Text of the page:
The rain keep coming and going, so we never did. We headed to the tents around lunchtime to have a long midday nap while the rain pitter-pattered on the tents.


Then we hunkered under the tarp until dinnertime. Wait, I think Wayne and I actually hiked up the hill behind the tarp about 100 yards in one of the breaks from the rain, just in time to see a dark cloud where the sunset should have been. We debated about packing up and heading out, but decided to stick it out. COP promised sunshine on Sunday. We were done with dinner and ready for more naps by 8pm.

Sunday did dawn with a few breaks in the clouds, and we could see a spot of blue sky, and that thing known as the sun – briefly. At least the rain was gone, so we had breakfast and broke camp without getting wetter. My pack thermometer read 50 degrees. It was a short hike back down the hill to the cars.


It was 69 degrees when I got home to Cary. So much for winter backpacking. We all apparently stink at doing the snow dance.

Pix from Michele

Pix from Don

October Kayak Trip

The Adventure Family ventured out to sea kayak on the last weekend in October 2007, contributing in part to the temporary end of the severe drought in NC. There were three sort of new Adventure Family recruits along on this trip; Shark Lady, Mighty Mouse, and Georgia Boy. All of them had shared Adventures with some of the group before, but this was the first time they’d been on the Shackleford kayak trip, a long-standing tradition in the Family. We even had three people fly in for this Adventure, coming in from Chicago and Georgia.

Our plan was to launch from Shell Point on Friday, paddle to Shackleford Banks, spend two nights and come back. The monsoon rains started midweek and were still in full swing when we arrived Friday afternoon. Being hardened Adventurers, we didn’t let that stop us, but we did decide to paddle to Brown’s Island instead of Shack. We reasoned that it was closer and would be easier to get back from if conditions worsened.


Setting up camp Friday night was a challenge worthy of including in an adventure race someday. It was a team effort to erect the tarp and tents in howling winds and driving rain. Dinner was only half possible, as the intermittent showers, no, downpours, prevented us from boiling the srimp.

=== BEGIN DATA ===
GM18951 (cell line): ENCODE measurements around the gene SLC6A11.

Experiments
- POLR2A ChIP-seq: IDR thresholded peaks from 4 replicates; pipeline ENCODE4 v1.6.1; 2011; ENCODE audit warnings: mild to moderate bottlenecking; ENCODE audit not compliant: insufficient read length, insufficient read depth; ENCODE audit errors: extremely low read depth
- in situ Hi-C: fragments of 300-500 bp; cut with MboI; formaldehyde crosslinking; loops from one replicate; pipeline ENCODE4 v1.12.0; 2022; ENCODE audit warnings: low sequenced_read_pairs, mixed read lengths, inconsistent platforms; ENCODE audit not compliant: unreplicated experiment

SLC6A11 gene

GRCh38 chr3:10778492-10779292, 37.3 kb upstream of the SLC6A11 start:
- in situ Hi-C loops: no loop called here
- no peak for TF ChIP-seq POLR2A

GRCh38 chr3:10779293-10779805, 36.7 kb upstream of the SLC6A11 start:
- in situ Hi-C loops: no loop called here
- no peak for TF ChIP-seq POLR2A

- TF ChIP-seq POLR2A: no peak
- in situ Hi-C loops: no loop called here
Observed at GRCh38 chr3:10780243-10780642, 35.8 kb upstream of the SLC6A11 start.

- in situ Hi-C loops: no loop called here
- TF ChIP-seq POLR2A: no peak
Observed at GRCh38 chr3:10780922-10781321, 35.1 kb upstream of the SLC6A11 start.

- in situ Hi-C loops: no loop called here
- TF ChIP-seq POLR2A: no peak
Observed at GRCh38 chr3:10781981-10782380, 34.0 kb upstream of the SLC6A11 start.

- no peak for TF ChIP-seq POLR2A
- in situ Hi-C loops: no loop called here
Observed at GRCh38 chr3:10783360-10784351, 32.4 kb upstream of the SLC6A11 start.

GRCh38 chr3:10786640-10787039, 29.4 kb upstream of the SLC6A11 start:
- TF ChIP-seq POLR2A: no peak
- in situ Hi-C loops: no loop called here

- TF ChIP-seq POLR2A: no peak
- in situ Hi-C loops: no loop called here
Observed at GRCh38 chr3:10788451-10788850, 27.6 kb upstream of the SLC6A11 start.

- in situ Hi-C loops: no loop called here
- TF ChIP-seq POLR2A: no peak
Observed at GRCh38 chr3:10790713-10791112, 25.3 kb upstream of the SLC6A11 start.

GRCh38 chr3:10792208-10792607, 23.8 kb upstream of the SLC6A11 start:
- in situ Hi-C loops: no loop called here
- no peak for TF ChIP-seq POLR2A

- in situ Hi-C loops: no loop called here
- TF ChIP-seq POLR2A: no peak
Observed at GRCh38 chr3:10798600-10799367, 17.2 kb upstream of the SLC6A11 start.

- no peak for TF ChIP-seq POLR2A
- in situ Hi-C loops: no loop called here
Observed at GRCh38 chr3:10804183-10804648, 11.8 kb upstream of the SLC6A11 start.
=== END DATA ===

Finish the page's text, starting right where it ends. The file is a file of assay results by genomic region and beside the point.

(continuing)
Sat dawned with a beautiful sunrise, and dry conditions…


until halfway through breakfast, when the monsoon rains returned and stayed with us as we paddled back to Shell Point. We decided that the forecast of strong north winds on Sunday was too risky – we’ve already spent an extra night on Shack that way. So we went looking for a different place to camp. We found a nice flat grassy spot near Cape Carteret.


Fortunately it was Muffin Man’s place, so we didn’t get run off the property. We had a wonderful dinner of long-sought-after red beans and rice with fajita chicken. This dinner required at least three trips to the grocery store, but it was worth it! Afterwards, we enjoyed a nice moonlit stroll around the neighborhood.

The next morning we enjoyed chocolate chip and pecan pancakes on the front porch.


Then we paddled out to an island in the intracoastal waterway.



The winds were brisk and strong enough to make us not regret our decision to skip Shack this time.

On the drive home, we stopped and introduced three new Adventurers to Bojangles’ cuisine. I think they’ll live.

As always, the group found a way to have fun despite the challenges we faced. That is the Adventurer’s way!!



Don’s pix

Michele’s pix